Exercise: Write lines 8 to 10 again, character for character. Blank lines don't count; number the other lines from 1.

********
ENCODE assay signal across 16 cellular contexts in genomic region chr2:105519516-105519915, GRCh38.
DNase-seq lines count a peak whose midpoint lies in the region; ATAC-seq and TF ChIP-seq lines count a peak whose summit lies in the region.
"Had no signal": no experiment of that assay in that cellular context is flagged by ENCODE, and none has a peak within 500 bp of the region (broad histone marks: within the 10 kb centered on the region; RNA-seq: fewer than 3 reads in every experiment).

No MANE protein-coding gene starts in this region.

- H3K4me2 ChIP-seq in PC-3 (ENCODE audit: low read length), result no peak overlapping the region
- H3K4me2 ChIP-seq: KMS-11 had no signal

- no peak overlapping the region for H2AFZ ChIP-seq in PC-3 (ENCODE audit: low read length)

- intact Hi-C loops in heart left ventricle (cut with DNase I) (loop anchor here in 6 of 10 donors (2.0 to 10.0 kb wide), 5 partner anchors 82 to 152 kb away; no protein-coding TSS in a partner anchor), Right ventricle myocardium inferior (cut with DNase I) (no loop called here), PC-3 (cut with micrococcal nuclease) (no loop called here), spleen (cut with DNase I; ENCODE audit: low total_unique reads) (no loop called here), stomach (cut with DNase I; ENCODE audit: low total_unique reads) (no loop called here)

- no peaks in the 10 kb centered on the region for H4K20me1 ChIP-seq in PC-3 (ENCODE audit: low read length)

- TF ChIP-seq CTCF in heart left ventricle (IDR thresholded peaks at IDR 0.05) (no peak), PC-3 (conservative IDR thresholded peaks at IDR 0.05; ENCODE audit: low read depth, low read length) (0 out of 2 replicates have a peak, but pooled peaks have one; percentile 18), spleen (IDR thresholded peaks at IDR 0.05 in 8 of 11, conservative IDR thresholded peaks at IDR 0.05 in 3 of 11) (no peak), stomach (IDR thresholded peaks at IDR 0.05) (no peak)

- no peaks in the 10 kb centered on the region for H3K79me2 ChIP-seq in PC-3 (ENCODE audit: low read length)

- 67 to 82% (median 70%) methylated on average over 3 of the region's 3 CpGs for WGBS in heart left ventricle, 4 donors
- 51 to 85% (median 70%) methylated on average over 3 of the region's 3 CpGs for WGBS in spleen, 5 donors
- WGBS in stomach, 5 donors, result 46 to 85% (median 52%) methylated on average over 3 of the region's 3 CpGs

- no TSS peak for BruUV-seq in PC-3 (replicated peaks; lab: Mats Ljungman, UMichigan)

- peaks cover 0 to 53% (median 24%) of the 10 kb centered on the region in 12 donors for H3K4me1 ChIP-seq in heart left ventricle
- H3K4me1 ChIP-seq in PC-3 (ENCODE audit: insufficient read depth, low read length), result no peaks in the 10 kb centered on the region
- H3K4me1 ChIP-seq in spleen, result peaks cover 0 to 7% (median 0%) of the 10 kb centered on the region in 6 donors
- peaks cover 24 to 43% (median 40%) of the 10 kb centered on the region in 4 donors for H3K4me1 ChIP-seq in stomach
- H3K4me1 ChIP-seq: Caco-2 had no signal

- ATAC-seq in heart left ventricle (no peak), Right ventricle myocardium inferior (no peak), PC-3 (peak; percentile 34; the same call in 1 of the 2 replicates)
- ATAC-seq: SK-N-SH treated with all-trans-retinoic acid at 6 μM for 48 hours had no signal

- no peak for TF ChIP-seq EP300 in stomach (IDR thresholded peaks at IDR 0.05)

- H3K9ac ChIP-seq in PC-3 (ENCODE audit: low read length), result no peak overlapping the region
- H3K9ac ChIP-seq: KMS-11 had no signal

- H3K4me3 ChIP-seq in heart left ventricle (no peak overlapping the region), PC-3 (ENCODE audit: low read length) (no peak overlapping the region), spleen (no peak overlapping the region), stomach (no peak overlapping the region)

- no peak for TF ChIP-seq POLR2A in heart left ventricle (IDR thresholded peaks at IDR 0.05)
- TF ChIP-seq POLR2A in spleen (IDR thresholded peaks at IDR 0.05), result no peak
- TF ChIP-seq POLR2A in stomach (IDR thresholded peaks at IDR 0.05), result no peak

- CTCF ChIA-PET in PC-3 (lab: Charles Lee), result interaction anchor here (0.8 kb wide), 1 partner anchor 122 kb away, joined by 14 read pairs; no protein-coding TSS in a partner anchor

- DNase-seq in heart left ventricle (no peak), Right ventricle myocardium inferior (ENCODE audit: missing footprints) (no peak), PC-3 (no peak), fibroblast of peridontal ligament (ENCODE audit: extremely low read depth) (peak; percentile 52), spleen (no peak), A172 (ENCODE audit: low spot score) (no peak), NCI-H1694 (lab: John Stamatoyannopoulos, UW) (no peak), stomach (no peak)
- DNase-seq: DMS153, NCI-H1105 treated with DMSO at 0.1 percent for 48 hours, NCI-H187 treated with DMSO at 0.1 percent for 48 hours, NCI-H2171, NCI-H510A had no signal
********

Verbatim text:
- intact Hi-C loops in heart left ventricle (cut with DNase I) (loop anchor here in 6 of 10 donors (2.0 to 10.0 kb wide), 5 partner anchors 82 to 152 kb away; no protein-coding TSS in a partner anchor), Right ventricle myocardium inferior (cut with DNase I) (no loop called here), PC-3 (cut with micrococcal nuclease) (no loop called here), spleen (cut with DNase I; ENCODE audit: low total_unique reads) (no loop called here), stomach (cut with DNase I; ENCODE audit: low total_unique reads) (no loop called here)

- no peaks in the 10 kb centered on the region for H4K20me1 ChIP-seq in PC-3 (ENCODE audit: low read length)

- TF ChIP-seq CTCF in heart left ventricle (IDR thresholded peaks at IDR 0.05) (no peak), PC-3 (conservative IDR thresholded peaks at IDR 0.05; ENCODE audit: low read depth, low read length) (0 out of 2 replicates have a peak, but pooled peaks have one; percentile 18), spleen (IDR thresholded peaks at IDR 0.05 in 8 of 11, conservative IDR thresholded peaks at IDR 0.05 in 3 of 11) (no peak), stomach (IDR thresholded peaks at IDR 0.05) (no peak)